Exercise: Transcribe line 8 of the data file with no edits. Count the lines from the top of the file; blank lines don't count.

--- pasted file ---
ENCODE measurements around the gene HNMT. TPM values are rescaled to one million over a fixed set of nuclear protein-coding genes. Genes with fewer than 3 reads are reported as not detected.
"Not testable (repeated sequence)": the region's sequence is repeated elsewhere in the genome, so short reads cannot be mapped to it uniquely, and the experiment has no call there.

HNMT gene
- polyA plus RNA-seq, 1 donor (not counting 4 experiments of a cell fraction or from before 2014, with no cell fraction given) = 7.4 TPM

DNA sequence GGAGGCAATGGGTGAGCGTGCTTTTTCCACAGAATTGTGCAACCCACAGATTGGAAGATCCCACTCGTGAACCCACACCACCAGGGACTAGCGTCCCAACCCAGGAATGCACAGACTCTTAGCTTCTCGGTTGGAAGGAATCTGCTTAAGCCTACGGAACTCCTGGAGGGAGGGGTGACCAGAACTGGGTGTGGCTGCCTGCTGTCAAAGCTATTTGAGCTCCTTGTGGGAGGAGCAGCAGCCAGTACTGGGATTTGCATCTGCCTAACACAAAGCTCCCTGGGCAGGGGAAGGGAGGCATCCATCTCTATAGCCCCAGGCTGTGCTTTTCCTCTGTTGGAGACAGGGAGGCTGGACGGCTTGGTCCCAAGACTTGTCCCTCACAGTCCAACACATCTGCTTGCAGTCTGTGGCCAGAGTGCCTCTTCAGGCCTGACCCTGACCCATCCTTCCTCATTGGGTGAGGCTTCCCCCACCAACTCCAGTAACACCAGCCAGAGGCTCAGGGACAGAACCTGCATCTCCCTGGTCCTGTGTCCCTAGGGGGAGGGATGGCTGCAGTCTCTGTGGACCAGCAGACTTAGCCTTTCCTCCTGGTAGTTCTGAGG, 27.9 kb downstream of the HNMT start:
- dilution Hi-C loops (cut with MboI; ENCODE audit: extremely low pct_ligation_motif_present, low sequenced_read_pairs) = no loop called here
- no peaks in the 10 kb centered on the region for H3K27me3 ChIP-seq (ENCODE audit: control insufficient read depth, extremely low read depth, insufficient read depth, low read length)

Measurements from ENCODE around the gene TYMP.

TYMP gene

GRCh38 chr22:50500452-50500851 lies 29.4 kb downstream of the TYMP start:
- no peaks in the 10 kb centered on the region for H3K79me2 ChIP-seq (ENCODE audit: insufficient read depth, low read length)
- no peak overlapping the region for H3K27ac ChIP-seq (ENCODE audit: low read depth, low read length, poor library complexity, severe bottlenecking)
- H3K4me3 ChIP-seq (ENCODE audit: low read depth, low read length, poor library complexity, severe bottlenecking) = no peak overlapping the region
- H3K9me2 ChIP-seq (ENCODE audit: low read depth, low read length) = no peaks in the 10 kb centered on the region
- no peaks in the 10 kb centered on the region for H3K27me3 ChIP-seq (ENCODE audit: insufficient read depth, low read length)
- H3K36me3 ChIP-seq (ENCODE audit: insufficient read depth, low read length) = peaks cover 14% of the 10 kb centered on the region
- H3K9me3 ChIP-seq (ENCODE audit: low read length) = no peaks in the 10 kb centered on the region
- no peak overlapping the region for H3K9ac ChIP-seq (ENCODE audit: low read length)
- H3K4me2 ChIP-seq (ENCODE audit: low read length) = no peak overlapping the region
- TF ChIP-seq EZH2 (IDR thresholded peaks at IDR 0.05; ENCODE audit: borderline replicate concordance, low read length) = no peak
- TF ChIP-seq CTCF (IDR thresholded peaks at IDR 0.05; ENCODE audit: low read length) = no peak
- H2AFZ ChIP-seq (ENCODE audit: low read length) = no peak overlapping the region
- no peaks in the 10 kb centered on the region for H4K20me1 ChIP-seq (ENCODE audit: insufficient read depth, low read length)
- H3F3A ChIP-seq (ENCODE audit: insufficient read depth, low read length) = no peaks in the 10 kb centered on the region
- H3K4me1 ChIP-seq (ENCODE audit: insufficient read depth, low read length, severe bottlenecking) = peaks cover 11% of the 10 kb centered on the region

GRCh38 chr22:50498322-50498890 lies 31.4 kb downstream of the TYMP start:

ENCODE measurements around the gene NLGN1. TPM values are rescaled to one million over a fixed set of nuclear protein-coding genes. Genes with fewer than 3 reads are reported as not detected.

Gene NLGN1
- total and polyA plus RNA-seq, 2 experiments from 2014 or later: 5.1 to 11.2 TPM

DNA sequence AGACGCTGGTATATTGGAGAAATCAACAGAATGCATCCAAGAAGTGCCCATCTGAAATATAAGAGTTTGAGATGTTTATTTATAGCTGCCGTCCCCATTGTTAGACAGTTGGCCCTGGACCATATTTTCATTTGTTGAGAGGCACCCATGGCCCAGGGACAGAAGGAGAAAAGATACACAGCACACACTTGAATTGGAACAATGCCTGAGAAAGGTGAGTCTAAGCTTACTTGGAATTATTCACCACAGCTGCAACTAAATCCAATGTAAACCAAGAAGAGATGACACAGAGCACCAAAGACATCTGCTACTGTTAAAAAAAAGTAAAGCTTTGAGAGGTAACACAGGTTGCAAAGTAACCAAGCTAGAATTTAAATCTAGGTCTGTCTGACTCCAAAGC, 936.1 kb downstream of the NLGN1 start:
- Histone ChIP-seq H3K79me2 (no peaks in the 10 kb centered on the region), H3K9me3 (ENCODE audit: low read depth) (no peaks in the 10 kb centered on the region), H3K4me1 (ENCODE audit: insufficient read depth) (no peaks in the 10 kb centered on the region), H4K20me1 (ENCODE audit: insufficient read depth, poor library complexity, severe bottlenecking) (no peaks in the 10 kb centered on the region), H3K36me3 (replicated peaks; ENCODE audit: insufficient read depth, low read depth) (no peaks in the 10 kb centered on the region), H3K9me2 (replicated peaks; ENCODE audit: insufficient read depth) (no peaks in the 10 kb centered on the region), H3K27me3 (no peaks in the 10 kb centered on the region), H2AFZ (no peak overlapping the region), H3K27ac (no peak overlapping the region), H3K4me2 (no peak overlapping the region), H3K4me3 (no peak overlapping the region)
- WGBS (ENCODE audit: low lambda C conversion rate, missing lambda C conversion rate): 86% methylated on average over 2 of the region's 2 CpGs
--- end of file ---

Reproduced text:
Measurements from ENCODE around the gene TYMP.